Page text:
Thursday, April 5, 2018

Perched on the heights: Chiwong Monastery, Solu Khumbu, Nepal (Nepal 2017-12)

Chiwong Monastery with Phaplu airstrip in the distance
Dear Readers, this is the last monastery that my friends and I visited during our circle trek in the Solu Khumbu. The Chiwong Monastery is perched on the edge of a steep mountain - almost a cliff - with a stunning view to the south. The town of Phaplu is in the distance, and the residents of the monastery can monitor the aircraft flying up the valley, making an abrupt turn, and dropping down onto the airstrip.

Chiwong Monastery has a web page:
The Chiwong Monastery was founded by the late Sangey Lama, in 1923. Sangey Lama’s ancestors, and all Sherpa people, have their origins in Kham, in northeastern Tibet. They migrated to the Everest region of the Solu Khumbu and made their home there, some 500 years ago.

At one time, the Chiwong Monastery echoed with the prayers and scholastic activities of the many monks and nuns that resided there. The monastery has a proud history, having been home to several spiritual leaders and learned monks. Chiwong Monastery had the privilege of hosting Dza-Rong-Phuk Sangey Ngawang Tenzing Jangpo, from 1955-1958. And, His Holiness Trulshig Rinpoche lived at the monastery from 1960-1967.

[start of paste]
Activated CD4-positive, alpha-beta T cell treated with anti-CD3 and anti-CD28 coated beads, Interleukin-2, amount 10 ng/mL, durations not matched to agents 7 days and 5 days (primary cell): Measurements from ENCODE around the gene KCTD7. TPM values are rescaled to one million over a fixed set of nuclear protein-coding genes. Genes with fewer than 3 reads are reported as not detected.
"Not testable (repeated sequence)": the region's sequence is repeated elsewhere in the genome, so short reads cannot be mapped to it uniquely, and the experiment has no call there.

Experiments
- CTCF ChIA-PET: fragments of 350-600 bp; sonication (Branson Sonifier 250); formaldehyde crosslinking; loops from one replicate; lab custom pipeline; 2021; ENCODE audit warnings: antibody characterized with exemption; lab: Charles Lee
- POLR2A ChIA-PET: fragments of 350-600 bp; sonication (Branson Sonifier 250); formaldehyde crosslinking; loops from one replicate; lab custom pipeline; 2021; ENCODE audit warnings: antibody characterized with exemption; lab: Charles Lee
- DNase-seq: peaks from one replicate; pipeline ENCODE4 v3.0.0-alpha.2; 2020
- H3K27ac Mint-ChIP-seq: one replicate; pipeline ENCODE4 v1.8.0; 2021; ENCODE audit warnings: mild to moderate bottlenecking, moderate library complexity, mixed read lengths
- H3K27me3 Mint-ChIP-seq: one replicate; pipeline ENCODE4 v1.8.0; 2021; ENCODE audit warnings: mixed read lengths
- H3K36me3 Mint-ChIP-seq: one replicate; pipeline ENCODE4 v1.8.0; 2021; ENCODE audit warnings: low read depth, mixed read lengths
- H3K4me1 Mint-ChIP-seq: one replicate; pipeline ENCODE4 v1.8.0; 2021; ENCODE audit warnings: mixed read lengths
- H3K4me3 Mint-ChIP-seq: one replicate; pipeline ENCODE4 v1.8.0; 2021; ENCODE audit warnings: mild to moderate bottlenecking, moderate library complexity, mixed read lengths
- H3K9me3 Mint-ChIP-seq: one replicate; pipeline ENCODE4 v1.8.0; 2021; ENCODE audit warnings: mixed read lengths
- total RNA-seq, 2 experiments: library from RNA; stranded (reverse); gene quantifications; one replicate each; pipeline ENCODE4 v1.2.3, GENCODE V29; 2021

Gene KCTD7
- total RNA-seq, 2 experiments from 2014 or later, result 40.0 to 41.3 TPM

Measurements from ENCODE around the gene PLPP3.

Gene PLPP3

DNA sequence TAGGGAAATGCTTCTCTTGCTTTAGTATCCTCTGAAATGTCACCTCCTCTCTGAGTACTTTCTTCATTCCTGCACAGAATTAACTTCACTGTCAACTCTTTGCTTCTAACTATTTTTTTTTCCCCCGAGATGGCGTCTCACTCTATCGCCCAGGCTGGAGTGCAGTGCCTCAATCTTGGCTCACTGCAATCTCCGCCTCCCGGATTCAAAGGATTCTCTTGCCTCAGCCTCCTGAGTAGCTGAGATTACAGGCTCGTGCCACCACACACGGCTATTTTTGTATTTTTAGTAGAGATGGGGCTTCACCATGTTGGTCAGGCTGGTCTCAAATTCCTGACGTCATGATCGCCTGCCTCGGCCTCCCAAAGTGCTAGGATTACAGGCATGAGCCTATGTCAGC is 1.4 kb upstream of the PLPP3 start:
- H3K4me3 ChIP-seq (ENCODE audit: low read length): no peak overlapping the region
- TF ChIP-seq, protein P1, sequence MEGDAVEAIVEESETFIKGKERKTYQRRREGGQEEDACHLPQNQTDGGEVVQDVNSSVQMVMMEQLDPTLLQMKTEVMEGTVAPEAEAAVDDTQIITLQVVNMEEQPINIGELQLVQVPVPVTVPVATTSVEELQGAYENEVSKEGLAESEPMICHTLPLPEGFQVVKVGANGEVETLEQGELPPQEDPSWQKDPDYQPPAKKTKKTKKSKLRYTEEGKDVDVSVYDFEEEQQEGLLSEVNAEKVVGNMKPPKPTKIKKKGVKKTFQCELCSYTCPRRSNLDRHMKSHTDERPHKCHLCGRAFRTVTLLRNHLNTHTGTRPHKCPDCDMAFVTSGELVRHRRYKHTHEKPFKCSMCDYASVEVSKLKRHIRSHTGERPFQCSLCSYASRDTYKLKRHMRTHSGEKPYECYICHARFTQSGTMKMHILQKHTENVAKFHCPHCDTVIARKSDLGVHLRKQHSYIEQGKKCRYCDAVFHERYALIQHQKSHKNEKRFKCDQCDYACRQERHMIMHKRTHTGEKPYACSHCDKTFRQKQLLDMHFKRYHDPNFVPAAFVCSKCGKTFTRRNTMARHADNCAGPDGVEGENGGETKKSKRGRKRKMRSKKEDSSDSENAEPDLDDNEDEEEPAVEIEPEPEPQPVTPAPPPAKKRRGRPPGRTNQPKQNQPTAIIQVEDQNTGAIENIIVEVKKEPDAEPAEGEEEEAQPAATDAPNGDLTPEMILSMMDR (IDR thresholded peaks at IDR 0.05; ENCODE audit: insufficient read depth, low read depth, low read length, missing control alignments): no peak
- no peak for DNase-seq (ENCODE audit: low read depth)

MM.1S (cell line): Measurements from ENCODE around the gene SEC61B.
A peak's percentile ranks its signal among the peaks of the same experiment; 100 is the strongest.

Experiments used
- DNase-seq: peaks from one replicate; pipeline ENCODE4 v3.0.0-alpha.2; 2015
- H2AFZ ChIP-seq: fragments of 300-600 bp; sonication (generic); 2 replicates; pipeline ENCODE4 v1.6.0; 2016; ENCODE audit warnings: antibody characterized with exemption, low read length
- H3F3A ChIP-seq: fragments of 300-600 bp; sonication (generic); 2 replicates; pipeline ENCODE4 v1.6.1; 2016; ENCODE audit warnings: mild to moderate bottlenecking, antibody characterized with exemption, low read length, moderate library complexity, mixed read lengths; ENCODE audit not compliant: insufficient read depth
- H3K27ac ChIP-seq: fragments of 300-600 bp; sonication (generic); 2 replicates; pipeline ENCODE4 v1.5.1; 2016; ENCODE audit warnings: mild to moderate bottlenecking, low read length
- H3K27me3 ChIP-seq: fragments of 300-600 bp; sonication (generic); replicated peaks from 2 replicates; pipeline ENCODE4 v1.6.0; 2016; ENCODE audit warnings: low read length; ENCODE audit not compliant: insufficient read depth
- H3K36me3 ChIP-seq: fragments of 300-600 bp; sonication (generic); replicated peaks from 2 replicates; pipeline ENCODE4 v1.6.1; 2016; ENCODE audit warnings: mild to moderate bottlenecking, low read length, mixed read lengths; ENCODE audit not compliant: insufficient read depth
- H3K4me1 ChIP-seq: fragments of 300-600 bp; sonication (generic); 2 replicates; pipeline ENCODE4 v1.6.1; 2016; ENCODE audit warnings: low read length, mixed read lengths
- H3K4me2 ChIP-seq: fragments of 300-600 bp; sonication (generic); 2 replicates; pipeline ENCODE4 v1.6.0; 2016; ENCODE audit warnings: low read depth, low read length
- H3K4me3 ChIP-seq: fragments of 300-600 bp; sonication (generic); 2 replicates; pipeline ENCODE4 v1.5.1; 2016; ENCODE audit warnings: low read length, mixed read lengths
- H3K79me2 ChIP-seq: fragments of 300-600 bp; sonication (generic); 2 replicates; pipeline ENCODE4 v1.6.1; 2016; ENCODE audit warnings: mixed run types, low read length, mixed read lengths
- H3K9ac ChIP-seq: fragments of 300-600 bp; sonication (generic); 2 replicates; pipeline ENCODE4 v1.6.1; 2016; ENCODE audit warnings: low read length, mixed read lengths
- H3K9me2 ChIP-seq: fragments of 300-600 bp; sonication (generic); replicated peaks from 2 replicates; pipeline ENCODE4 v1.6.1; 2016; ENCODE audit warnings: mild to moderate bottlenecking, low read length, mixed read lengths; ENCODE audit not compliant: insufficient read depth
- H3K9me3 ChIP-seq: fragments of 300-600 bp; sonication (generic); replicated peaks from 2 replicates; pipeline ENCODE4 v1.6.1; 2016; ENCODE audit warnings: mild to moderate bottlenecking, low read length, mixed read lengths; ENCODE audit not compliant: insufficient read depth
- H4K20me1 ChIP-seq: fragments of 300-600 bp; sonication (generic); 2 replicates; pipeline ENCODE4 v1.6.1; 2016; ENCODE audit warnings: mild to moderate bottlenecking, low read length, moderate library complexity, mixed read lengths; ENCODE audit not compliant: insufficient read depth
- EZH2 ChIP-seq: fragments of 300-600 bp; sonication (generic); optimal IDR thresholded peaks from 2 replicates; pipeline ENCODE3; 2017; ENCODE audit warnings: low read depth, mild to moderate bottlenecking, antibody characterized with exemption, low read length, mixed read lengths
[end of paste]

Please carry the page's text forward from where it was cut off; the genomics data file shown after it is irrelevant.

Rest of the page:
The monastery has a modern guest house built only a few years ago by an Italian organization. From the guest rooms, it was a steep walk uphill to the main buildings. I do not have any pictures of the older buildings. They were hard to capture because of the steep topography, but in the first photograph, you can see the complex from the ridge top.
This monastery also serves as a school for boys of various ages. Most eat in a group, but at every meal, 3 or 4 of the younger boys eat with the older monks to socialize them to the upper echelons of the establishment.
We has some of the best food on our trek here. We were invited to eat with the senior monks.

The Lepon (aka Abbot) of Chiwong Gompa was a humble man who rose to that position from a village background. As a boy, he had trained at the Buddhist Academy in Serlo (described in an earlier post). His personality and personal philosophy led to his rise to the top and his approach to running a monastery full of young students. My friend, Don Messerschmidt could converse with the Lipon because both spoke village-level Nepali. The Lipon told us he had been to New York. That must have been quite a cultural and noise shock.
As usual, the kitchen offered some interesting scenes with hard side-lighting. The middle frame of the young man washing his hands had a light leak or some bad flare.
Some of the younger students had their dahl baht outside on the porch. I noticed they were using spoons rather than their fingers.
The monastery also fed our porters. The kitchens in these monasteries are big operations, as you have seen in my various pictures from this and other Nepali monasteries.

Black and white photographs were from Tmax 400 film exposed in a Leica IIIC camera with 50mm f/2.0 Summitar lens (1949 vintage).

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